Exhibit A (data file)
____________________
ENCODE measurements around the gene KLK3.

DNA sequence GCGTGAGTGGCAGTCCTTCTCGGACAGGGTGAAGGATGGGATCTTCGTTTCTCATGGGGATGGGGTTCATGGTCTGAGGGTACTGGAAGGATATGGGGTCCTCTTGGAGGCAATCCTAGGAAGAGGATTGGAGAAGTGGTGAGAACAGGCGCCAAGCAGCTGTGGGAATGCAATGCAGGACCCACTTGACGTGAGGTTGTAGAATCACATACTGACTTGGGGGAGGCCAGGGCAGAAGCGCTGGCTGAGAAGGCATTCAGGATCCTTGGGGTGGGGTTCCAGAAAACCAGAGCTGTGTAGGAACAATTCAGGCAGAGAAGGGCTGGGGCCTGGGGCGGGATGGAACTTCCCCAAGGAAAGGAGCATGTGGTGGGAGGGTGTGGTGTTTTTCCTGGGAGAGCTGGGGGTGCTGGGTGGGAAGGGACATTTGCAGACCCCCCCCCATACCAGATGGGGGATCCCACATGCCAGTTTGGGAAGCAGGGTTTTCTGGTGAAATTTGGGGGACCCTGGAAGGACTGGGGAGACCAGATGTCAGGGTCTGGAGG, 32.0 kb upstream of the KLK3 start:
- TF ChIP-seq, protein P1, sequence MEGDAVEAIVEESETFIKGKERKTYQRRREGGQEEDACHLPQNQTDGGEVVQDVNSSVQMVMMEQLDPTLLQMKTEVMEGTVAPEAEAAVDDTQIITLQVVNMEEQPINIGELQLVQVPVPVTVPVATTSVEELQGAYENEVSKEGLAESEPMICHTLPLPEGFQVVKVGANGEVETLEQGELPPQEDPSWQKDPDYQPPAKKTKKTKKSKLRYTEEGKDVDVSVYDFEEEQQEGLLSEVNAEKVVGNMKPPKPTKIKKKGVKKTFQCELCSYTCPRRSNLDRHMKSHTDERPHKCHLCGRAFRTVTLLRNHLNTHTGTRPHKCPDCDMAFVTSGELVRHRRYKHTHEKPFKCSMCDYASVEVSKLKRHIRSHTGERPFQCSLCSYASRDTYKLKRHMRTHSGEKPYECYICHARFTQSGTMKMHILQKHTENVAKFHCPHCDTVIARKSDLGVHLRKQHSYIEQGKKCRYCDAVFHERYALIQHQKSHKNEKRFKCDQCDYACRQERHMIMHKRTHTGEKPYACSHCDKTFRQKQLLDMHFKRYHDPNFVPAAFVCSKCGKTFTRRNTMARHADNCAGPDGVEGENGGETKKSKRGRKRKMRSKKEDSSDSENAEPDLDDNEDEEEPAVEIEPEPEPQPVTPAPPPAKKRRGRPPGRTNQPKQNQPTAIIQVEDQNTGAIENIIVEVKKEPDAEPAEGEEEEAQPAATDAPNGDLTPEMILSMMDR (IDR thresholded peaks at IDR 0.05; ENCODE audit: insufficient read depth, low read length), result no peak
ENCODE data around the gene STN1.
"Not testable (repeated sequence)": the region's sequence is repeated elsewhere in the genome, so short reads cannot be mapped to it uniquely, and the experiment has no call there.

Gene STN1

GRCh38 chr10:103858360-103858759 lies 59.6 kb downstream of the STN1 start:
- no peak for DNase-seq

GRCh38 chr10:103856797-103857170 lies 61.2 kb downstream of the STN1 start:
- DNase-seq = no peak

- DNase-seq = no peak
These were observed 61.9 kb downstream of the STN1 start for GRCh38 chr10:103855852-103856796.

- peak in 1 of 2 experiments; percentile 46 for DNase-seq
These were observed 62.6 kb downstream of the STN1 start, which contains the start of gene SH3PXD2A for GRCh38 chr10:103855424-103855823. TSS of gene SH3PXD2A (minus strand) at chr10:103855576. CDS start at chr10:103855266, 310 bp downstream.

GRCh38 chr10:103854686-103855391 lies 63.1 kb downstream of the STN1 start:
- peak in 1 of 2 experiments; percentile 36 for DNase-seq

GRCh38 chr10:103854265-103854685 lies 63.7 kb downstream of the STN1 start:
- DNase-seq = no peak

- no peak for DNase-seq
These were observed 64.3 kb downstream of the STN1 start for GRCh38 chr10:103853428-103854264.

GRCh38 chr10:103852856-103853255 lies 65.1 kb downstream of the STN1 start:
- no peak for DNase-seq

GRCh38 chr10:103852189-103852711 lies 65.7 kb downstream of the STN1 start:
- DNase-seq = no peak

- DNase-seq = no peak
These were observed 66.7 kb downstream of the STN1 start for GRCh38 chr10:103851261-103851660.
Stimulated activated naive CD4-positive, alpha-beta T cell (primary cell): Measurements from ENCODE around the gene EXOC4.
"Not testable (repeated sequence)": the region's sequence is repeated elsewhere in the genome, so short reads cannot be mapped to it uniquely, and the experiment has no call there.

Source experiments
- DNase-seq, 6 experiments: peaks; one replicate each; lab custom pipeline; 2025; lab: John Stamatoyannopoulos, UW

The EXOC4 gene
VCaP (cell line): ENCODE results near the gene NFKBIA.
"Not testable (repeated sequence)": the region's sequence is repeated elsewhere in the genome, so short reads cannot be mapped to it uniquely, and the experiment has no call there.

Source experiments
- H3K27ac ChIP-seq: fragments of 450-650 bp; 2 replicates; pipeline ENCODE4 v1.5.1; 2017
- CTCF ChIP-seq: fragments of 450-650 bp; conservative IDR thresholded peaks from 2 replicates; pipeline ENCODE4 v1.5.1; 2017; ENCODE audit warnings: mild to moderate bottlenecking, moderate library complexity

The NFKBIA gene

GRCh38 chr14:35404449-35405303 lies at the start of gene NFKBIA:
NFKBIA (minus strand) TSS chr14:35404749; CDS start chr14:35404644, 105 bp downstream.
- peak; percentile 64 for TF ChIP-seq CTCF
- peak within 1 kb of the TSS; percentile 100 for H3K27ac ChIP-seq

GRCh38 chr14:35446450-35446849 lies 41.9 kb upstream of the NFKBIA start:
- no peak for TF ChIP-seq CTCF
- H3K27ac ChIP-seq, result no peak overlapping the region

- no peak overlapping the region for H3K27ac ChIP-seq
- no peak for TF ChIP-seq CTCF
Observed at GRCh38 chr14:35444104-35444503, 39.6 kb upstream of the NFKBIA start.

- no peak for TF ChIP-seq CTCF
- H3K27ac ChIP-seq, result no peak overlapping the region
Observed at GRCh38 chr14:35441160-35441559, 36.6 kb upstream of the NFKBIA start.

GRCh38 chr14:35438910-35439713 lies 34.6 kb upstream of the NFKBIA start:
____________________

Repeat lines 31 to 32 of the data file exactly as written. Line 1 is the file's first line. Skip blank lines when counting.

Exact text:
The EXOC4 gene
VCaP (cell line): ENCODE results near the gene NFKBIA.